Green City: Nice day for a green wedding

Pub date August 22, 2007
WriterRoss Moody
SectionGreen CitySectionNews & Opinion


GREEN CITY The desire to go green is starting to color everything, even the traditional white wedding. There is an increasing desire to make an ecofriendly statement on the big day, according to the Feb. 11 New York Times article "How Green Was My Wedding?" In fact, the demand is large enough now that a directory called Green Elegance Weddings (, which aggregates contact info for green wedding vendors and services in the United States, Canada, and Great Britain, was created to satisfy it.

In her new book, One Perfect Day: The Selling of the American Wedding (Penguin Press HC), author Rebecca Mead estimates that during her three years of research from 2004 to 2006, the US wedding industry’s annual revenue grew by $40 billion to $161 billion, twice the amount of 1990. With so many greenbacks going into weddings, it’s no wonder that everyone from brides to entrepreneurs is considering how to marry the ceremonies with a desire to do the right thing.

One enterprising environmentalist, Corina Beczner, started Vibrant Events, a planning service based in Marin that pulls together local resources to create resource-efficient weddings for like-minded couples who are about to tie the knot. She got the idea after witnessing the weddings of friends while in business school.

"I realized the lack of meaning in modern weddings … and that aligning values of sustainability with weddings was a great way to integrate a more meaningful experience for everyone," Beczner wrote in an e-mail to the Guardian.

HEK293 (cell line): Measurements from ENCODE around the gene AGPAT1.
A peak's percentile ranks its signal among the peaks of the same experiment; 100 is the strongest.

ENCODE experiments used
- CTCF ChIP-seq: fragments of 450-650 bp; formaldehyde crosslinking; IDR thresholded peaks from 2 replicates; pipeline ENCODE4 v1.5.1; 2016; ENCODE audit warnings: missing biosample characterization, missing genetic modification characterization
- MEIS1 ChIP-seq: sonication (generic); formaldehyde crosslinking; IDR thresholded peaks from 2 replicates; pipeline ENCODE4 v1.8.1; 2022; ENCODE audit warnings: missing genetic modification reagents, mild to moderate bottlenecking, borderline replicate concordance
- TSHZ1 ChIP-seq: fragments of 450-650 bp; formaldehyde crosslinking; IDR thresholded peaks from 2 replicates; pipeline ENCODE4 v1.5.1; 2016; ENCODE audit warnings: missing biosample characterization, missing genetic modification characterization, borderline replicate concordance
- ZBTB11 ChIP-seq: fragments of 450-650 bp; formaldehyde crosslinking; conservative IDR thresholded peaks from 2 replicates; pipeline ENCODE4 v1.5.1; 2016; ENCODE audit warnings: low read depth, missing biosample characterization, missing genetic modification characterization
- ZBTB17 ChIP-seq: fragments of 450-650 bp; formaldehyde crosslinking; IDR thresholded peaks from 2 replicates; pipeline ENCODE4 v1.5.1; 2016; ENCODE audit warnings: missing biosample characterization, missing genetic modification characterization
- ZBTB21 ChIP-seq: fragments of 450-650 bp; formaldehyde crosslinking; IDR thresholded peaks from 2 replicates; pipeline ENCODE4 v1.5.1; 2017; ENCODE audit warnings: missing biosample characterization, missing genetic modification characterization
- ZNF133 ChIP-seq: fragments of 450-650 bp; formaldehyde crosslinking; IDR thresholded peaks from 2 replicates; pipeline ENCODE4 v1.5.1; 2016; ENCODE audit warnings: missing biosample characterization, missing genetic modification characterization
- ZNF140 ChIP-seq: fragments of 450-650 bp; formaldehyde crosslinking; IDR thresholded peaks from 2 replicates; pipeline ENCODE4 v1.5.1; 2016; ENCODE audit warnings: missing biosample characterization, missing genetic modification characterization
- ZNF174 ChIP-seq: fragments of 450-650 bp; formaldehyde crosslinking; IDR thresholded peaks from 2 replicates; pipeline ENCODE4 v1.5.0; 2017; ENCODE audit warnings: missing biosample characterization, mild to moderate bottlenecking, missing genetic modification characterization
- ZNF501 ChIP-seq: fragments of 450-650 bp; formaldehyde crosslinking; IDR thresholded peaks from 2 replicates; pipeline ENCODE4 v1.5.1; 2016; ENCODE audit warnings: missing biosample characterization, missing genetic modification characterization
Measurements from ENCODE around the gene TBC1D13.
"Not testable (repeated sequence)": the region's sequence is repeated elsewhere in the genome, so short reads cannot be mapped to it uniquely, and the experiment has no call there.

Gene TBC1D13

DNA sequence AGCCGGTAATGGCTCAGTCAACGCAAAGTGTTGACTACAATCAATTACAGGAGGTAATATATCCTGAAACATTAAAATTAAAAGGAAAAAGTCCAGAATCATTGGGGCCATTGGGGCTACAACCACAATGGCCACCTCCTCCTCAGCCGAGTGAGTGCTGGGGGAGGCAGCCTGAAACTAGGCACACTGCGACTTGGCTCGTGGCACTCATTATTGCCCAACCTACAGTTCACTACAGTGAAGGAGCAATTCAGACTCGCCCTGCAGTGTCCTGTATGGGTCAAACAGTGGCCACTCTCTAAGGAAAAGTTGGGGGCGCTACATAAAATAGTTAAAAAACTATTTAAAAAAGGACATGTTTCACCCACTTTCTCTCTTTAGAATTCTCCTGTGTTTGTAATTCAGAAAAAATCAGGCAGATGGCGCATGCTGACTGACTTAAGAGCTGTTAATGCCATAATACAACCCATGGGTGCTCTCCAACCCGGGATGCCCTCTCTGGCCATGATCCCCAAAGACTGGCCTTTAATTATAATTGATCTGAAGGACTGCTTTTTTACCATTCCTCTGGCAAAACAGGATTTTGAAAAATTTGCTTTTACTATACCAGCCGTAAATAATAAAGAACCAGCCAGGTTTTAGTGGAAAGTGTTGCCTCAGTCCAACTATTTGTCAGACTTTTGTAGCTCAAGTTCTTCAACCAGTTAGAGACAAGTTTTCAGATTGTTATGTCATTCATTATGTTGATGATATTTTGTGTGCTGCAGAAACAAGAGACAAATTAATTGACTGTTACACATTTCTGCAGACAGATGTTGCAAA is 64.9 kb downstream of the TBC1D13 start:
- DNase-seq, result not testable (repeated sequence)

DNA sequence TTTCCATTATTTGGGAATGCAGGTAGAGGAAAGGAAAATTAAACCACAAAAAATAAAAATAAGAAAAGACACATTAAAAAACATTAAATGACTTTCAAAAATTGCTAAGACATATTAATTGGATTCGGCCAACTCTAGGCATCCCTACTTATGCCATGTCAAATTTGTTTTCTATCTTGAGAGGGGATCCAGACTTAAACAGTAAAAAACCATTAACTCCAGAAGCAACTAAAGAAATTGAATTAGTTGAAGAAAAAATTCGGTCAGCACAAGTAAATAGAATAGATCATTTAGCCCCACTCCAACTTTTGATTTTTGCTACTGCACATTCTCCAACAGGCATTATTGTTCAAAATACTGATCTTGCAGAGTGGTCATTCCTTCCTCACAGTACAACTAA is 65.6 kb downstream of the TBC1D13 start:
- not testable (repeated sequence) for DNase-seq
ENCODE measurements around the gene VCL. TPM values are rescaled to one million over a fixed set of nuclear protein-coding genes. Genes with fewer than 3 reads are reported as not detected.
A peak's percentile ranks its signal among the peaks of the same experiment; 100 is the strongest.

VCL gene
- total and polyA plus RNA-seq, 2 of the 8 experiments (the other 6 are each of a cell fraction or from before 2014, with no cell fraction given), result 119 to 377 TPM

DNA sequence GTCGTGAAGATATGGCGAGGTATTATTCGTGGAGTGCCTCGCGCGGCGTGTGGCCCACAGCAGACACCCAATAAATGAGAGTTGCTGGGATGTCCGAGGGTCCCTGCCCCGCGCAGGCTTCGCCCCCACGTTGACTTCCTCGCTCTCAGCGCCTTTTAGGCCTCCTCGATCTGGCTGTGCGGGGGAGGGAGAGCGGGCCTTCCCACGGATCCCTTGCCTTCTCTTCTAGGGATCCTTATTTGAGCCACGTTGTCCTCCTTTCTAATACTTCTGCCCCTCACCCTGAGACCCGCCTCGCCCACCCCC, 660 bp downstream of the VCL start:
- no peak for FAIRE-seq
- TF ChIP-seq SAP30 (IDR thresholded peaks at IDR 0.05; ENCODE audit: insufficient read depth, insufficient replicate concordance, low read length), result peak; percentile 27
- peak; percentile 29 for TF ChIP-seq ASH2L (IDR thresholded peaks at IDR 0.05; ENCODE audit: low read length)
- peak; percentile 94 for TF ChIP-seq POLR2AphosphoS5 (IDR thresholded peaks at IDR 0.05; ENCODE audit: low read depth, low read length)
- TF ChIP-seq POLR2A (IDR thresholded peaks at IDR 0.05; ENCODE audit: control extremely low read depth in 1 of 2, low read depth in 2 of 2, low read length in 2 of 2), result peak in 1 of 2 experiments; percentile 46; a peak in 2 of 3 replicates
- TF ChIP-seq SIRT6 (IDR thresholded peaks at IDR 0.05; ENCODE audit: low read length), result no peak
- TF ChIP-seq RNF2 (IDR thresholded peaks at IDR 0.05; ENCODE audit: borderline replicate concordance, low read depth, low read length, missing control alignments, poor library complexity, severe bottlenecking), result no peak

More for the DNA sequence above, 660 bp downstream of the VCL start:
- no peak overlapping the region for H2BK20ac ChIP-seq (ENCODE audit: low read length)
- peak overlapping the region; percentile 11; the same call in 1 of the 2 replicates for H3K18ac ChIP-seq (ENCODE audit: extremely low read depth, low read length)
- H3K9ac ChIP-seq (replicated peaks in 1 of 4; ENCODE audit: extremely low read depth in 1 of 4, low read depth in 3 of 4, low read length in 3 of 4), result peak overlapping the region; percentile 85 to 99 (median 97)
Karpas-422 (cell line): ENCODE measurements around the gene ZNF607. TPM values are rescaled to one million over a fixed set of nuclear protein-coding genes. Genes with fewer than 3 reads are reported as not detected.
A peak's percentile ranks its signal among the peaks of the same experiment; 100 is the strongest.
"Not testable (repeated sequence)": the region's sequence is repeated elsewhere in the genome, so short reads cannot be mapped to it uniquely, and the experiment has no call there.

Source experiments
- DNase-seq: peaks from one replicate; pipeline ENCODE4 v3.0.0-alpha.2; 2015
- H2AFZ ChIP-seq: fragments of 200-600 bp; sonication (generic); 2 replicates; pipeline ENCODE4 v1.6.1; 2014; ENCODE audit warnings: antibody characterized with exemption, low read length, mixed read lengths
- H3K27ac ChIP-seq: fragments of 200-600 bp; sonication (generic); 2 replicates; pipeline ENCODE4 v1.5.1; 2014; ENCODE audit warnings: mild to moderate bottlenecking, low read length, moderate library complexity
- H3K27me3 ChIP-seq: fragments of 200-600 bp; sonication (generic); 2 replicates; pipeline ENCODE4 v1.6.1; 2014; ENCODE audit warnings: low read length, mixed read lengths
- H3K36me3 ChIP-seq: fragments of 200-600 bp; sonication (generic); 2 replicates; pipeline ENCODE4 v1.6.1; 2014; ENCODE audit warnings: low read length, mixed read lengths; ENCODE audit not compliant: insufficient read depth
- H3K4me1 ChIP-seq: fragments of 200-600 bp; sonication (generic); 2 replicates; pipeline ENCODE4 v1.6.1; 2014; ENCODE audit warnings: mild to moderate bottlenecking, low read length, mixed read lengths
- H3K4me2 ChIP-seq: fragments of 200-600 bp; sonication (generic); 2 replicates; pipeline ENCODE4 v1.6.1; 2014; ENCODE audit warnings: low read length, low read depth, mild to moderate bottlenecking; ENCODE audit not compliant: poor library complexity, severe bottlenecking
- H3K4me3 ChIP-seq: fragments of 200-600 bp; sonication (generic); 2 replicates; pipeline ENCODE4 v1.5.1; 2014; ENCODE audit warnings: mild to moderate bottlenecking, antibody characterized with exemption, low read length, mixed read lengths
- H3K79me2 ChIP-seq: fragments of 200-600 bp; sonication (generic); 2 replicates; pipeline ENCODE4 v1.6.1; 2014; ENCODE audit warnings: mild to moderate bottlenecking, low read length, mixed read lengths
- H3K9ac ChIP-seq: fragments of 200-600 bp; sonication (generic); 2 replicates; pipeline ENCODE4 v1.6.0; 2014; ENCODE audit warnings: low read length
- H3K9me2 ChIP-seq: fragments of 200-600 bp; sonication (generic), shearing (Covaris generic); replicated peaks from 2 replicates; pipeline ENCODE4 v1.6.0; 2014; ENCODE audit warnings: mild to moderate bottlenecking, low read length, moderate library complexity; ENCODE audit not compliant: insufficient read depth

Weddings planned by Vibrant Events and other green wedding planning agencies, such as Chico’s Love Events, are fairly similar in time frame, staff volume, and other traditional planning factors. But they also use fewer finite resources, offset any possible pollution caused by the wedding, and take other steps to promote localism and sustainability.

This can mean using locally grown organic flowers and ingredients (in hors d’oeuvres and the cake), local vendors, and shuttle services and venue selections designed to cut down on emissions. Those who want a green wedding must be committed to the cause before any planning gets done.

Kelly Nichols and Alan Puccinelli of Danville, who met four years ago at California Polytechnic State University, San Luis Obispo, are set to get married in October and hired Beczner to help them create a sustainable wedding. "I had taken a class on global warming, and I just felt that a wedding was the best venue to show my friends and family what they could do" to combat it, Nichols told us.

Nichols says that Beczner, who holds an MBA in sustainable management, let her take the reins in picking vendors, a location, methods of transportation, and other expenses. "There wasn’t any specific part of the planning process that was mandatory. [Beczner] made suggestions based on what we wanted to do for the wedding, such as telling us where to go to offset our carbon emissions and get local and organic food."

The couple’s green choices include the wedding site, Wildwood Acres in Lafayette, which rents chairs, tables, and china plates to patrons, cutting down on the long-term waste of resources on those obligatory supplies. Also, the couple reserved rooms for out-of-town guests near the Lafayette BART station, meaning celebrants can take the train in lieu of polluting taxi rides from the airport.

But greening one’s wedding isn’t cheap. Beczner estimates that a green wedding costs up to 15 percent more for items like flowers, food, and alcohol; that increase comes on top of the Bay Area’s higher [tk: mean or median? average] total wedding cost of approximately $35,000, according to Beczner — 125 percent the approximate national average of $28,000 reported in Mead’s book. This money ends up in the pockets of an average of 43 businesses at wedding’s end, according to Mead.

However, all those involved in the industry don’t share the benefit equally. When asked how lucrative Vibrant has been, Beczner replies, "I’d have to say that I’m making less money now than I was when I worked for nonprofits."

Of course, the financial aspect isn’t the most important to Beczner. She told us, "I’m much more excited [about helping] the earth than anything else."<\!s>*

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